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story.lead_photo.caption Michael Simmons

When KUAF presents its online panel discussion "The Movement That Never Was: Conversations on Anti-Racism in the South and Arkansas" on Oct. 22, the Zoom room will be filled with luminaries that have an abundance of expertise in the subject area: journalist Paul Keifer, who is hosting the KUAF podcasts linked to the panel; Lisa Corrigan, professor of communications, director of the Gender Studies Program and affiliate faculty in both African and African-American Studies and Latin American Studies in the Fulbright College of Arts and Sciences at the University of Arkansas and author of "Prison Power: How Prison Influenced the Movement for Black Liberation" and "Black Feelings: Race and Affect in the Long Sixties"; and Jay Childers, associate professor and chairman of Department of Communication Studies in the College of Liberal Arts and Sciences at the University of Kansas and author of "The Evolving Citizen: American Youth and the Changing Norms of Democratic Engagement."

One panelist, however, was an active participant in the Civil Rights Era, a primary topic of conversation for the panel. Michael Simmons was a member of the Student Nonviolent Coordinating Committee (SNCC) and spent five months during 1965 in West Helena, Marvel, Marianna and Elaine, organizing, educating and registering voters. In a 2009 essay he wrote called "Arkansas Roots and Consciousness," Simmons describes, in heartbreaking detail, his experience as a young Black man in a virulently racist environment: A city pool was drained and closed rather than permit Simmons and a group of young Black people entry. A white auto repair shop owner pulled a gun on Simmons when he sought repair work on a car, forcing him to flee, ducked down as low as he could go beneath the steering wheel and still see to drive -- and Simmons was arrested on trumped-up disturbing the peace charges when he tried to file a police report about the incident. Law officers stormed a SNCC office and threw the young workers against the wall, hurling threats at them.

None of these events robbed Simmons of his heart, courage or determination. He took what he learned in his work with SNCC and turned it into a lifelong quest to help the oppressed.

"My entire life has been devoted to the struggle for human rights," he says. In addition to fighting for civil rights, he's served as an advocate for issues like the anti-war movement, the fair housing movement and the anti-apartheid movement, and was director of European Programs for the American Friends Service Committee. "Beginning in the Civil Rights movement, I have worked with oppressed people throughout the world on a range of issues. In that regard, I am always looking to engage oppressed people to get them to recognize that there is always something that can be done to improve their condition. I feel that it is very important to stress that the struggle for justice is difficult. While demonstrating and mobilization are essential, the essence of the work is organizing folks in a way that they can see that they have the power to make change."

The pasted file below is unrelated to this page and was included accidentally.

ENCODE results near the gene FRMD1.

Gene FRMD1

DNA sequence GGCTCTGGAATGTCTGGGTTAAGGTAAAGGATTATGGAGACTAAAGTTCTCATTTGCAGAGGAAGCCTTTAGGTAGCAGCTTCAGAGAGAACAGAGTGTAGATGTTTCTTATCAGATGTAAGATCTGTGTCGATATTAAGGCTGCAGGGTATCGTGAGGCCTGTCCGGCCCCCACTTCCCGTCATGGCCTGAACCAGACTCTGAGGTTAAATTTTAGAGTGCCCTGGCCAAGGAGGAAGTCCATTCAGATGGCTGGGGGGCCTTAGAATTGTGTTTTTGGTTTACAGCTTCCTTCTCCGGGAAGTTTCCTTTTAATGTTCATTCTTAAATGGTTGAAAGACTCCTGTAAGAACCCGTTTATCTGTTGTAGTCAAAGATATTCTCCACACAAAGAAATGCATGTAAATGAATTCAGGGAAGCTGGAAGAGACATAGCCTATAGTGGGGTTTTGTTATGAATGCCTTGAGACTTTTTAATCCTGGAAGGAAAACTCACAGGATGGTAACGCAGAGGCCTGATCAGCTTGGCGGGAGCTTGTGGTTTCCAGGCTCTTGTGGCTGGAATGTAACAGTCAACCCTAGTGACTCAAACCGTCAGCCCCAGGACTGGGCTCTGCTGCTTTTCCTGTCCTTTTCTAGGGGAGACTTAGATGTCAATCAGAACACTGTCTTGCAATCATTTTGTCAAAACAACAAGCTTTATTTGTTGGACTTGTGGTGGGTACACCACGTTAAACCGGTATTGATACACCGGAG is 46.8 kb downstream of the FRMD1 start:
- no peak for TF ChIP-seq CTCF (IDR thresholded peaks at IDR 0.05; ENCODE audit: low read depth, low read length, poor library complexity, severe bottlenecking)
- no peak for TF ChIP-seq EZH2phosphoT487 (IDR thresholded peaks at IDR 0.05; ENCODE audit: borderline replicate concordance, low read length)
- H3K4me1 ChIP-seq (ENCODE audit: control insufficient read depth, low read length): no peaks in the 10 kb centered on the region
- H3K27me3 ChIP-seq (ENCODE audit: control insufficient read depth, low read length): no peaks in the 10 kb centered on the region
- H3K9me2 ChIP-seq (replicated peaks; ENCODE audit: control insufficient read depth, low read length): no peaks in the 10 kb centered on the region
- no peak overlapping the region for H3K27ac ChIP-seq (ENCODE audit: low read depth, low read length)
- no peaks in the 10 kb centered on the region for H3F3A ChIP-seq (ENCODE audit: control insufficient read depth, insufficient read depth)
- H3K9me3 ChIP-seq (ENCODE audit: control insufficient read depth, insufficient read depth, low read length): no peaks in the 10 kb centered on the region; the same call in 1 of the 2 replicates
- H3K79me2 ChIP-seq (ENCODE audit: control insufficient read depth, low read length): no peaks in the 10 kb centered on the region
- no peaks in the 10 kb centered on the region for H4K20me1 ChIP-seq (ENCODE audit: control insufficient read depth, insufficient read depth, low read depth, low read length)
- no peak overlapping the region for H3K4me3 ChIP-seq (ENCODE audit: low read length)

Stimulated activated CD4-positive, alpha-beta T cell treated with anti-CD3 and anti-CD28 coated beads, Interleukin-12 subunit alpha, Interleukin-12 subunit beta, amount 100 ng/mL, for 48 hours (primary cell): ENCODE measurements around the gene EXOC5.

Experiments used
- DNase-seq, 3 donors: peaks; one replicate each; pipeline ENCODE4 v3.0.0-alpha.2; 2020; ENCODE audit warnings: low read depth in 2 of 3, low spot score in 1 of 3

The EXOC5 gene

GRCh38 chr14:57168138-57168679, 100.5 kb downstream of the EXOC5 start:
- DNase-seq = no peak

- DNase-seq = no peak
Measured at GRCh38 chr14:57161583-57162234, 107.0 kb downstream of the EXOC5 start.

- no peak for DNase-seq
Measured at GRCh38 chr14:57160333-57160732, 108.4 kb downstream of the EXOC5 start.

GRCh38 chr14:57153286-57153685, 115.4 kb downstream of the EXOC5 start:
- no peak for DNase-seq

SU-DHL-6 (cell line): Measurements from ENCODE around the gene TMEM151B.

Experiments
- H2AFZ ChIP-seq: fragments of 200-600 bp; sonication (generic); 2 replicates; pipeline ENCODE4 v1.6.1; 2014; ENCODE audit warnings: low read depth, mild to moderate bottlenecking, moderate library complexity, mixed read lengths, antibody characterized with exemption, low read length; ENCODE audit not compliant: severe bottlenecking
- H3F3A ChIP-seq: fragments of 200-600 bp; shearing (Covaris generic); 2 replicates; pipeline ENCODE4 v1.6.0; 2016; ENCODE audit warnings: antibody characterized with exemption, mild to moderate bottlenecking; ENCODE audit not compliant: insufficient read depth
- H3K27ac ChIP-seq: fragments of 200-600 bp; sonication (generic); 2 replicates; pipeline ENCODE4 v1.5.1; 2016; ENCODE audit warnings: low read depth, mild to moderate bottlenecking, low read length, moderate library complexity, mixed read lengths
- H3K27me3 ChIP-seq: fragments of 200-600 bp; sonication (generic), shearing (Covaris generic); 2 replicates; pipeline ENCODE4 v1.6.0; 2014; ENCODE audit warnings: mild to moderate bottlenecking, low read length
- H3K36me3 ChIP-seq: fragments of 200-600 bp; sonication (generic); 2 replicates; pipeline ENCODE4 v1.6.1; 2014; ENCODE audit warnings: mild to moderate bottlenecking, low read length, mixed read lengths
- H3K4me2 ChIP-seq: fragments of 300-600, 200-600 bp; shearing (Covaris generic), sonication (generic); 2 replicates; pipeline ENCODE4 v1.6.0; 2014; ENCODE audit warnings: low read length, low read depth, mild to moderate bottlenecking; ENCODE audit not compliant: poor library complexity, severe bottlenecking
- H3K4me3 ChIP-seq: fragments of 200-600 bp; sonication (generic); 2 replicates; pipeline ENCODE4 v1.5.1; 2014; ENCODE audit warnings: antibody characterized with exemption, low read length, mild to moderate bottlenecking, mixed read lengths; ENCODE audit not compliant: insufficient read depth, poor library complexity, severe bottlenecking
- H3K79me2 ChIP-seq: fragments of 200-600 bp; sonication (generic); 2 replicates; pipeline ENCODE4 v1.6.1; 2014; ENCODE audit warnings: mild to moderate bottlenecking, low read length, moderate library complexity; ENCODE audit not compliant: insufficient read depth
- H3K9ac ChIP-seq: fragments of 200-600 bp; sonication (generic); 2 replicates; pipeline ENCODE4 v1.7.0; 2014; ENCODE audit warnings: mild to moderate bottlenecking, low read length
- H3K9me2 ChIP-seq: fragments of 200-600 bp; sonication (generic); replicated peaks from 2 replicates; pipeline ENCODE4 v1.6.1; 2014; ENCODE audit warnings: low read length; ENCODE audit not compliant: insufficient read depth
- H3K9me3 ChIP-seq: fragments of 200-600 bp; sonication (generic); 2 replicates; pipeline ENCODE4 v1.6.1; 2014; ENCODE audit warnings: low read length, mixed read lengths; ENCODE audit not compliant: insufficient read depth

After spending his life fighting for the most vulnerable, Simmons says he has renewed optimism after witnessing the movement against police brutality that swept the country over the past six months.

"The protests that have occurred this summer give me much hope," he says. "I am stunned at the duration, diversity and energy of the protest. However, at some point people must come up with a program for change. Fundamental change is a very difficult process, and it is important that people view the struggle as a marathon and not a sprint."

The virtual event will be moderated by KUAF News Director and "Ozarks at Large" creator and host Kyle Kellams.

FOR USE ANYTIME WITH MARTIN LUTHER KING DAY FEATURES - FILE ** Marchers stream across the Alabama River on the first of a five day, 50 mile march to the state capitol at Montgomery, Ala., in this March 21, 1965, file photo. (AP Photo, file)
FILE - In this March 7, 1965 file photo, state troopers use clubs against participants of a civil rights voting march in Selma, Ala. At foreground right, John Lewis, chairman of the Student Nonviolent Coordinating Committee, is beaten by a state trooper. The day, which became known as "Bloody Sunday," is widely credited for galvanizing the nation's leaders and ultimately yielded passage of the Voting Rights Act of 1965. (AP Photo/File)
Lisa Corrigan is shown in this file photo.
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‘The Movement That Never Was: Conversations on Anti-Racism in the South and Arkansas’

WHEN — 6 p.m. Oct. 22

WHERE — Fayetteville Public Library via Zoom

COST — Free

INFO — Register at

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